Friday, 6 May 2022

Writing the methods chapter

Continuing our series on the write up of research, this time we turn our attention to methodology and method. In the methods chapter, we need to give a precise description of the method employed in carrying out our investigation. 

Our methodology is based on the views of expert researchers, so includes what we have found in texts and papers examined in our literature review (providing we are lucky enough to come across studies containing methodologies which are close to ours, and which add validity, reliability or generalisability to our research project). There are many choices to be made. Starting our methods planning by using a concept map can be helpful: mapping out how our philosophy, strategy, design and method inter-relate, with notes showing where useful previous research papers fit in with our plan. 

The aim for this chapter is to have a 'recipe' that is so clear that anyone else could pick up our research project and repeat it. Our key steps include: research philosophy, inquiry strategy, research design, and methods.

Our methods will get quite specific now about HOW we will run our data collection, WHEN we plan to run it, WHAT type of questions we will ask (and WHY), what our actual questions will be, and WHO we will invite to participate (and WHY). This includes detailing the development of our data collection questions, sampling strategies, a detailed structure of the data collection sessions, and data analysis procedures. Data analysis procedures will include not only what kind of data we want to collect, but how we will code and structure our findings and how we will determine what is 'quality' data.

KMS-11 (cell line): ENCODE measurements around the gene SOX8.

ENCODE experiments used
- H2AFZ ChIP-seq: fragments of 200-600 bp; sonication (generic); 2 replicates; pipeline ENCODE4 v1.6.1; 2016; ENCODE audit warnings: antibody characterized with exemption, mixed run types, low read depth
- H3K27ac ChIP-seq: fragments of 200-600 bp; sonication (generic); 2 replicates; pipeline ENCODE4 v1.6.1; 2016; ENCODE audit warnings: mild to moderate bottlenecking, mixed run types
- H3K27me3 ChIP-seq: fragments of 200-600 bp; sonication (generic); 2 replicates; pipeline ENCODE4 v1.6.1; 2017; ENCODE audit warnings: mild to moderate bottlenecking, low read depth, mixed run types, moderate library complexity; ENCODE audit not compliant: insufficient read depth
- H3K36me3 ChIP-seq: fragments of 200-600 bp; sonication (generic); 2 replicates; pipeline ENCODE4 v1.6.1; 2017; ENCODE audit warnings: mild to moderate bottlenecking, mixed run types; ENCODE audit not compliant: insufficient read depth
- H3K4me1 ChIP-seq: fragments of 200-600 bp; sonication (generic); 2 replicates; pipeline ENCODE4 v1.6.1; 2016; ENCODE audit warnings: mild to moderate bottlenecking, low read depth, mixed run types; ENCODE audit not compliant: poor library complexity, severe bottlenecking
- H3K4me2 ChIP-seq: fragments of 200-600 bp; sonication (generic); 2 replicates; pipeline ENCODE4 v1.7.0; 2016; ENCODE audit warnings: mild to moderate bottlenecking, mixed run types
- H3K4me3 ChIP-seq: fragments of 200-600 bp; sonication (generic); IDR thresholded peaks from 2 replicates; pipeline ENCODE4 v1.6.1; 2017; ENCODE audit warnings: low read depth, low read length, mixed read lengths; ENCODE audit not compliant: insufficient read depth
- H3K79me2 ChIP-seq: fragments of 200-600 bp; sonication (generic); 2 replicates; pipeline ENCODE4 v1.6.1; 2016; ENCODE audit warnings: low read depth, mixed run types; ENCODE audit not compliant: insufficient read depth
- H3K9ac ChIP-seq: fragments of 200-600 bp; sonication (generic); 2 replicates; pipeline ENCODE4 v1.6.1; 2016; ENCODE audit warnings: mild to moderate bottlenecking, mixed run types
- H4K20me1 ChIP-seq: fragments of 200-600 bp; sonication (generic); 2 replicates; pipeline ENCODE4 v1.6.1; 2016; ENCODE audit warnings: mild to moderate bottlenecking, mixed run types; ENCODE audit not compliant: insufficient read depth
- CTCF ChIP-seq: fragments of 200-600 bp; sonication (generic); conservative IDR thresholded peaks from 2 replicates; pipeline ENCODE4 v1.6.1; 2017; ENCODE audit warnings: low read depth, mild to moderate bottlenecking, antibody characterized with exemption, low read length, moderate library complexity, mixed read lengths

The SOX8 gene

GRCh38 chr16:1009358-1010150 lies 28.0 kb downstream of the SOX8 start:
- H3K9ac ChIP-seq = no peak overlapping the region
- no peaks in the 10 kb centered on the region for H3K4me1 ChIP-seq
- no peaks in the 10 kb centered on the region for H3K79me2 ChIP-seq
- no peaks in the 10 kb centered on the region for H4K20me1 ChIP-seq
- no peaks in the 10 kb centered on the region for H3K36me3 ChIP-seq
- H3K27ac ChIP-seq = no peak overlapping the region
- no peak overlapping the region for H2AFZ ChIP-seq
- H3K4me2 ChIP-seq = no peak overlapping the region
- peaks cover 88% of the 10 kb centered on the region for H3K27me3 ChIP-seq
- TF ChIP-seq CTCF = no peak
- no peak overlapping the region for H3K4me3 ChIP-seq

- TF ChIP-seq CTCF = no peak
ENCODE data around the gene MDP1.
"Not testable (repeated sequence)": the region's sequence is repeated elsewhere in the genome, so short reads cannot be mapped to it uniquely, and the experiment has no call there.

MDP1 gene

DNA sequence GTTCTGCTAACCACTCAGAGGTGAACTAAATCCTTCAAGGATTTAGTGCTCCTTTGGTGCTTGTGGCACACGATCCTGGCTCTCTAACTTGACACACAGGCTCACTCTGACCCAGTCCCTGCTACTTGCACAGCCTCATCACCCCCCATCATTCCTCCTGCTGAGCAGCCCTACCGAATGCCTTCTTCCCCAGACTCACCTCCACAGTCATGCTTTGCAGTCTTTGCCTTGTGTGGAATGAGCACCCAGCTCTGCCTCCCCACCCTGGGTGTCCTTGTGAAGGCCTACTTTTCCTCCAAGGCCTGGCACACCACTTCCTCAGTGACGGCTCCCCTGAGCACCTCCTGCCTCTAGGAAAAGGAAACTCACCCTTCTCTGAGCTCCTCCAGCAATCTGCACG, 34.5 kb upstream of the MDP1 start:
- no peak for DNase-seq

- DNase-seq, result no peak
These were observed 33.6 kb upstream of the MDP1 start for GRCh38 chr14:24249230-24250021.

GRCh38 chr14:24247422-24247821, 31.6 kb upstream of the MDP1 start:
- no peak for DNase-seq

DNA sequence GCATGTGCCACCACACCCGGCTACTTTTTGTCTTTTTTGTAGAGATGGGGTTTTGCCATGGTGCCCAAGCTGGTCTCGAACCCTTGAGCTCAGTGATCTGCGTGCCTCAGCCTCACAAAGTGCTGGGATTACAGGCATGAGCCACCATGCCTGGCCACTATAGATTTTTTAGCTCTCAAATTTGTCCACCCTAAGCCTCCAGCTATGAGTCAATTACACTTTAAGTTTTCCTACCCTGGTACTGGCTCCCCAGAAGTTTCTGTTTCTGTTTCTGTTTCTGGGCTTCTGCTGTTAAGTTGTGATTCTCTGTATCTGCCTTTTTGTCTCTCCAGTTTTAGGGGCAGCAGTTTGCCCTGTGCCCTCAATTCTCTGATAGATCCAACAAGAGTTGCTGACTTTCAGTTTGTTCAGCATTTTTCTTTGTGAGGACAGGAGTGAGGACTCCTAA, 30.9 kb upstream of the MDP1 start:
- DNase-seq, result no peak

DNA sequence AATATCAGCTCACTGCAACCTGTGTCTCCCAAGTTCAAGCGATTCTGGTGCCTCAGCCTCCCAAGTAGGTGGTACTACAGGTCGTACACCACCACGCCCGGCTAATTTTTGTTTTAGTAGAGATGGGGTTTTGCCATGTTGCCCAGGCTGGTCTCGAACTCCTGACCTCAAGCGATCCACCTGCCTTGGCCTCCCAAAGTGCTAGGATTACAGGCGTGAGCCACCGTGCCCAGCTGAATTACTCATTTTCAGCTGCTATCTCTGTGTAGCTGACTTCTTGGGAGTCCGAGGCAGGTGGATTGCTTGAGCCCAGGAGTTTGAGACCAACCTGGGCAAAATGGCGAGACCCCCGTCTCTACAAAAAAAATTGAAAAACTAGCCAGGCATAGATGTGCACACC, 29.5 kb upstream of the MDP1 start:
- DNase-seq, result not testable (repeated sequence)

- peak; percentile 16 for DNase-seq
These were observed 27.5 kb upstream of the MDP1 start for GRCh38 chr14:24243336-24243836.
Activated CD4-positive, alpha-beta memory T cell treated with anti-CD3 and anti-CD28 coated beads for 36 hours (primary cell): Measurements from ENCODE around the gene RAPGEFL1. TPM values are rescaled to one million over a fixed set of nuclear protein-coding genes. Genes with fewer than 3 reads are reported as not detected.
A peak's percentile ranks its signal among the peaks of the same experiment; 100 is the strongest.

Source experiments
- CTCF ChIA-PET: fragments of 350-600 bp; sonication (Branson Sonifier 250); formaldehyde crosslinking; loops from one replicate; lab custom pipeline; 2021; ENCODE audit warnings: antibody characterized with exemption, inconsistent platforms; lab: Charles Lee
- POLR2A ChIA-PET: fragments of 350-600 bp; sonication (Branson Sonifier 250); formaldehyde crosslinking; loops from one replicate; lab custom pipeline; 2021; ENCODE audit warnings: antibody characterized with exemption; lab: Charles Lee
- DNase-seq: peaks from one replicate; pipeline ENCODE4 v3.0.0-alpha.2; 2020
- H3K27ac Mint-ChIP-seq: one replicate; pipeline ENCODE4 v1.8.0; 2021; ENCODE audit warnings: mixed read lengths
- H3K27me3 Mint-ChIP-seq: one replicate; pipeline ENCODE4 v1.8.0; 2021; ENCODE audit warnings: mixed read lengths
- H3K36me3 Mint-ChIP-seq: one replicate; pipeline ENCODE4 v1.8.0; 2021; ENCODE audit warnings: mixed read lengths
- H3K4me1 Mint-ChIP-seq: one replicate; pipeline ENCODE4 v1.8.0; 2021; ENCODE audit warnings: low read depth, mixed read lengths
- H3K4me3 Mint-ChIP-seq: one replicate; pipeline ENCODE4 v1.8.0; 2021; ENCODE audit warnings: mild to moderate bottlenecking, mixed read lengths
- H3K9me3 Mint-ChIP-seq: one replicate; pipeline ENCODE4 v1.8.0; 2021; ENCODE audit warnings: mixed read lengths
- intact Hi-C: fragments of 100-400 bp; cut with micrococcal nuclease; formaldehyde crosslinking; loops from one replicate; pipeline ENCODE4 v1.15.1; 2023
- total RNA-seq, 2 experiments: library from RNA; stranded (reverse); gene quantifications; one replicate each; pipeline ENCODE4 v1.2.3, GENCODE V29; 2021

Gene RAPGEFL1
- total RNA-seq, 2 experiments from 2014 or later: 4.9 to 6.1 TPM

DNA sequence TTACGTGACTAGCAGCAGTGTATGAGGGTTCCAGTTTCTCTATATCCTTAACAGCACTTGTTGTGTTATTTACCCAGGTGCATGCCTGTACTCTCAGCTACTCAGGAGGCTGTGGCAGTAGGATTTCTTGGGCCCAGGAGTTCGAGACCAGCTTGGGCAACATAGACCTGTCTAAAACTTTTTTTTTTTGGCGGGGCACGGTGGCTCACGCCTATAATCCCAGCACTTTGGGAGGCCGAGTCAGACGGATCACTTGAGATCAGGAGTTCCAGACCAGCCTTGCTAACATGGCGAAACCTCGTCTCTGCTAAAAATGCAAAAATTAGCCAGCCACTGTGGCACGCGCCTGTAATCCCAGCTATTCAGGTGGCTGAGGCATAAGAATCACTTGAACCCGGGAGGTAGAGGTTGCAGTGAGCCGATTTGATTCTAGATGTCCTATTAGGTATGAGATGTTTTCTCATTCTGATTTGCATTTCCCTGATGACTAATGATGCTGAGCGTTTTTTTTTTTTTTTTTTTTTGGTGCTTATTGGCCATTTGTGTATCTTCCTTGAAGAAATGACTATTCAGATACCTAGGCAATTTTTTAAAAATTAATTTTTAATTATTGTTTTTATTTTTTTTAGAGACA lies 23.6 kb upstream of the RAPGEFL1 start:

In addition, we may explore our research question and aims as part of our methodology, or we may have done this in our introduction. 

The main aims of the methods section are two-fold: (a) it allows the reader to assess the quality of our method in relation to both professional practice and the study’s objectives; and (b) subsequent researchers will be able to understand exactly how and why we set up the study in the way that we did – this is of immense importance if they wish to replicate our work.

We also need to explore our limiters and delimiters (assumptions) frankly and freely, so that the reader understands the boundaries of our process . Because our research will have gained academic approval long before our write up, the ethics issues in our Research Ethics Application are assumed to have been met, so this information should not be repeated here (but we could include a sample of our blank informed consent form in the Appendices for the reader's reference).

Although this is a fast and dirty list of what needs to be covered in this chapter, I hope is helpful. 



  • Jones, I. (2015).Research Methods for Sports Studies (3rd ed.). Routledge.
  • Veal, A. J. (2005). Business Research Methods – A Managerial Approach (2nd ed.). Pearson Education Australia.

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